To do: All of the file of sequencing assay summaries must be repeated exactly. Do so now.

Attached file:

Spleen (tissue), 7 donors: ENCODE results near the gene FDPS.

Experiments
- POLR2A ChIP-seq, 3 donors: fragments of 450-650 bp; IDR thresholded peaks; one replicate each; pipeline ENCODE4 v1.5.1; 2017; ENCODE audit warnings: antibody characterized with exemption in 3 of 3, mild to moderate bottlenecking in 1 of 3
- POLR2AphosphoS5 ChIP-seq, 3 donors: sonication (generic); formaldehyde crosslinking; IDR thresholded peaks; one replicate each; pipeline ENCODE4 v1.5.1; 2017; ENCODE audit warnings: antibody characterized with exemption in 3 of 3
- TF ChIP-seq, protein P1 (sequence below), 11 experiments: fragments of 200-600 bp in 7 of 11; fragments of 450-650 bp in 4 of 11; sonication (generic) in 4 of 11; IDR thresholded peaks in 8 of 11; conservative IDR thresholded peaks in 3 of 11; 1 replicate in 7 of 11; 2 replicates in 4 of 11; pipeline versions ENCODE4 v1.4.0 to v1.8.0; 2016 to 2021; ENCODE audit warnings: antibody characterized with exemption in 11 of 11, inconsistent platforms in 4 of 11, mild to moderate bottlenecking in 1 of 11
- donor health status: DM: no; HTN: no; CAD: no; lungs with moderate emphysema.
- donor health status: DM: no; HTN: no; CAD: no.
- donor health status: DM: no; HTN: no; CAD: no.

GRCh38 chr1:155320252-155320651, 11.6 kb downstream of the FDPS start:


Spleen (tissue), 7 donors: ENCODE results near the gene FDPS.

Experiments
- POLR2A ChIP-seq, 3 donors: fragments of 450-650 bp; IDR thresholded peaks; one replicate each; pipeline ENCODE4 v1.5.1; 2017; ENCODE audit warnings: antibody characterized with exemption in 3 of 3, mild to moderate bottlenecking in 1 of 3
- POLR2AphosphoS5 ChIP-seq, 3 donors: sonication (generic); formaldehyde crosslinking; IDR thresholded peaks; one replicate each; pipeline ENCODE4 v1.5.1; 2017; ENCODE audit warnings: antibody characterized with exemption in 3 of 3
- TF ChIP-seq, protein P1 (sequence below), 11 experiments: fragments of 200-600 bp in 7 of 11; fragments of 450-650 bp in 4 of 11; sonication (generic) in 4 of 11; IDR thresholded peaks in 8 of 11; conservative IDR thresholded peaks in 3 of 11; 1 replicate in 7 of 11; 2 replicates in 4 of 11; pipeline versions ENCODE4 v1.4.0 to v1.8.0; 2016 to 2021; ENCODE audit warnings: antibody characterized with exemption in 11 of 11, inconsistent platforms in 4 of 11, mild to moderate bottlenecking in 1 of 11
- donor health status: DM: no; HTN: no; CAD: no; lungs with moderate emphysema.
- donor health status: DM: no; HTN: no; CAD: no.
- donor health status: DM: no; HTN: no; CAD: no.

GRCh38 chr1:155320252-155320651, 11.6 kb downstream of the FDPS start: